Since the idea was floated to make NZ the Switzerland of the Pacific we have gained no traction.

Home block: Topping up the half-full glass

What happened to the idea once floated of making New Zealand the Switzerland of the South Pacific, Paul Burt asks?

Do we have a problem with attitude in this country? It seems an inescapable part of the aging process is to reminisce about the past and harbour a growing dissatisfaction with much that is modern.

The media is full of the problems that beset society but how many are self-inflicted? I accept that it is a different world now but during my childhood New Zealand was at or near the top of the world living standard index.

Conviction, determination, self-discipline and resilience. We celebrate (demand) these attributes from our sport heroes but many ordinary people find it so hard to apply them to life.

Is it a coincidence that in this indulgent age, few speak about good manners and self-control or has the rest of the world simply left us behind. The lack of either of these attributes causes so much personal grief and the consequences consume so much effort and money we should all be concerned.

I could drone on about the state of personal accountability where company directors face court action for negligence and government decisions revolve around being re-elected rather than a greater good. Are egos bigger than they ever were, are reputations less valuable and has power become more seductive.

I sympathised with comments made recently by expatriate philanthropist Owen Glenn, regarding our national outlook. What I think he was saying was that in the many years since the idea was floated to make NZ the Switzerland of the South Pacific we have gained no traction. But oh, what we can do when we try.

A non-compromised 100% effort to have the best rugby team in the world has borne fruit and is a matter of national pride. The agencies responsible for improving our social statics could only dream of that commitment and that result. Why is it proving so hard to put a stick in the spokes of this wheel of averageness on which we are spinning.

On the employment front we describe blue collars and white collars but what do the self-employed wear. What- ever shade it began I expect it’s a bit grubby by now as most self-employed people I know succeed because they possess an inner Steve Hansen. Smaller of course but just as driven and tough.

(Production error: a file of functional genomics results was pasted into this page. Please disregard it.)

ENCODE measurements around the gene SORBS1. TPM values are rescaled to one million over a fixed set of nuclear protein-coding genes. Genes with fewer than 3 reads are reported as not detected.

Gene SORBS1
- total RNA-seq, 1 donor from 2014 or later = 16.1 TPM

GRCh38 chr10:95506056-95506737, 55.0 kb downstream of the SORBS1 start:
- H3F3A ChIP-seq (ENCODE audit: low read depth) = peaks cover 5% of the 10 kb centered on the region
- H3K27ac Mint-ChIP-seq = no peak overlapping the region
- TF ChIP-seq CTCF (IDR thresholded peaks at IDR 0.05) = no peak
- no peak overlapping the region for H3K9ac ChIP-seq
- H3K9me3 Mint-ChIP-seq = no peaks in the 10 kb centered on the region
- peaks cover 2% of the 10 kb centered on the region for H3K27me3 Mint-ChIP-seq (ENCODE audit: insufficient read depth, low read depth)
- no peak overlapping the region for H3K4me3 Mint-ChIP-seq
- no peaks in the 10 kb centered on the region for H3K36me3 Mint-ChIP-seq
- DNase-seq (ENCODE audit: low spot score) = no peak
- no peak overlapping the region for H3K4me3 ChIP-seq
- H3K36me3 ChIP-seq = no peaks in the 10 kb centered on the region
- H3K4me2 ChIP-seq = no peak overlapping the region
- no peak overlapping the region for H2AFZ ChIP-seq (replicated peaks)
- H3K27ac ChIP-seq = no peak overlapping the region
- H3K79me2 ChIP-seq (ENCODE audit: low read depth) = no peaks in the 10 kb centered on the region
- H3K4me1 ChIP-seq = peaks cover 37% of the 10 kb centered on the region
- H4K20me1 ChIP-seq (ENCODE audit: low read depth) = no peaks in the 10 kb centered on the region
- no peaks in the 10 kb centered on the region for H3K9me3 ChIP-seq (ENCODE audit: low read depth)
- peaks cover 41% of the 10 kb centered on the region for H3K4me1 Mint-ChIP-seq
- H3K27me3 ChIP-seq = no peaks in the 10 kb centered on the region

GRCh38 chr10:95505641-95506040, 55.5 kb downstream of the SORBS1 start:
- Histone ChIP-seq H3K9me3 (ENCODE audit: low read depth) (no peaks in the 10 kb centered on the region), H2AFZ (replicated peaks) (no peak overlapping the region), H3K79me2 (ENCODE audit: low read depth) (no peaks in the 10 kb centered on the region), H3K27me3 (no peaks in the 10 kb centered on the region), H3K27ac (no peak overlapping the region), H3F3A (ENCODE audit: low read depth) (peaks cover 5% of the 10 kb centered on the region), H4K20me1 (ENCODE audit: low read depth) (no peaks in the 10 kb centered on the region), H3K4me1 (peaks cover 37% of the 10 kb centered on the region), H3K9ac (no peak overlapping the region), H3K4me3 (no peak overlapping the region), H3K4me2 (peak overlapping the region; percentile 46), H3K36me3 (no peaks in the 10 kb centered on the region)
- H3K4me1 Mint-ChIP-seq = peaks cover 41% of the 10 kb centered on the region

Conviction, determination, self-discipline and resilience. We celebrate (demand) these attributes from our sport heroes but many ordinary people find it so hard to apply them to life.

As farmers we know our business inside out. Staying viable requires skilled and strategic responses to the extent that our grassland livestock models are the best in the world. However, too few of us (myself included), have the willingness and ability to become involved and apply this skill to the industry at large. This lack of passion for the extended industry has produced the averageness that is holding us back.

Food and communication are basic human needs. Unlike the other, the industry we’re involved in suffers from a lack of excitement and glamour which translates into a lack of capital. We’re hamstrung into doing the same things we’ve always done and it shows. By comparison, Apple and Microsoft re-invent themselves every couple of years and the results say it all.

I think the only way we can change attitudes is by raising the sights of young people. It’s our duty as adults to foster an appetite for learning both academic and practical. There is a greater need than ever to teach financial literacy and life skills in general.

It’s a tragedy to let loose on the world so many young people who have yet to (or may never) build their self- esteem. It’s a tragedy that so many lack the ability to cope with disappointment. If each of us can change a perception that some-one’s glass is half full rather than half empty we will have achieved much.